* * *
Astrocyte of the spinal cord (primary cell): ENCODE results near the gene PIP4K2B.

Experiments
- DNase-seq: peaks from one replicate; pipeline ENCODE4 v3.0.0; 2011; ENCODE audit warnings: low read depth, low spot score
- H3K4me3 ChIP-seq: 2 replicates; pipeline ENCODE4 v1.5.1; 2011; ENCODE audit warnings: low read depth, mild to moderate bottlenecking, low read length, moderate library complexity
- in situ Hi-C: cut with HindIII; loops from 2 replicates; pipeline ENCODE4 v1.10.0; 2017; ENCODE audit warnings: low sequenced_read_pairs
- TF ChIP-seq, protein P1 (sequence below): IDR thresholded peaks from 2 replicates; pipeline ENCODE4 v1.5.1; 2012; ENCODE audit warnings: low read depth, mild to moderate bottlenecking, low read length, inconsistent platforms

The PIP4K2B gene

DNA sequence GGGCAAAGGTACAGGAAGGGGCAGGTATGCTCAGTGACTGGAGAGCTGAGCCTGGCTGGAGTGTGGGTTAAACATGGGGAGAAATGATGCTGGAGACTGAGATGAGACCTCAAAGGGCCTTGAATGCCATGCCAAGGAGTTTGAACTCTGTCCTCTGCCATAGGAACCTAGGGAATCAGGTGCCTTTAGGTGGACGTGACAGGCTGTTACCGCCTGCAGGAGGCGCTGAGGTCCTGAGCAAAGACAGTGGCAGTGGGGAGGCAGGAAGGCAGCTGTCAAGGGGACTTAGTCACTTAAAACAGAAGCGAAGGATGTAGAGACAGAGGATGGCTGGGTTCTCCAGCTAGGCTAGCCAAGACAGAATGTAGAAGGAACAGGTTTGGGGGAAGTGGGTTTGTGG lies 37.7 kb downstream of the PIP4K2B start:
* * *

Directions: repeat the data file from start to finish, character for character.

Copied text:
Astrocyte of the spinal cord (primary cell): ENCODE results near the gene PIP4K2B.

Experiments
- DNase-seq: peaks from one replicate; pipeline ENCODE4 v3.0.0; 2011; ENCODE audit warnings: low read depth, low spot score
- H3K4me3 ChIP-seq: 2 replicates; pipeline ENCODE4 v1.5.1; 2011; ENCODE audit warnings: low read depth, mild to moderate bottlenecking, low read length, moderate library complexity
- in situ Hi-C: cut with HindIII; loops from 2 replicates; pipeline ENCODE4 v1.10.0; 2017; ENCODE audit warnings: low sequenced_read_pairs
- TF ChIP-seq, protein P1 (sequence below): IDR thresholded peaks from 2 replicates; pipeline ENCODE4 v1.5.1; 2012; ENCODE audit warnings: low read depth, mild to moderate bottlenecking, low read length, inconsistent platforms

The PIP4K2B gene

DNA sequence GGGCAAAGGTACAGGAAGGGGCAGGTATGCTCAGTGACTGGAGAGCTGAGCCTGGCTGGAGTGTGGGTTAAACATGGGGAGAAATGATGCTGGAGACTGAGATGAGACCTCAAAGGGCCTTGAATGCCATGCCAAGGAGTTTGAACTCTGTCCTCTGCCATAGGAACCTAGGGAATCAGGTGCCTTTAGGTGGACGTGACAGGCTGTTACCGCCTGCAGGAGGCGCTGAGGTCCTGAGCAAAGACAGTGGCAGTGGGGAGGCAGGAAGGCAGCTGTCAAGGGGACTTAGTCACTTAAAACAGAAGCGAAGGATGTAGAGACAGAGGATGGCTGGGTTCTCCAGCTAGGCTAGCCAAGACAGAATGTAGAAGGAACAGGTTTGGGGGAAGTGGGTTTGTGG lies 37.7 kb downstream of the PIP4K2B start: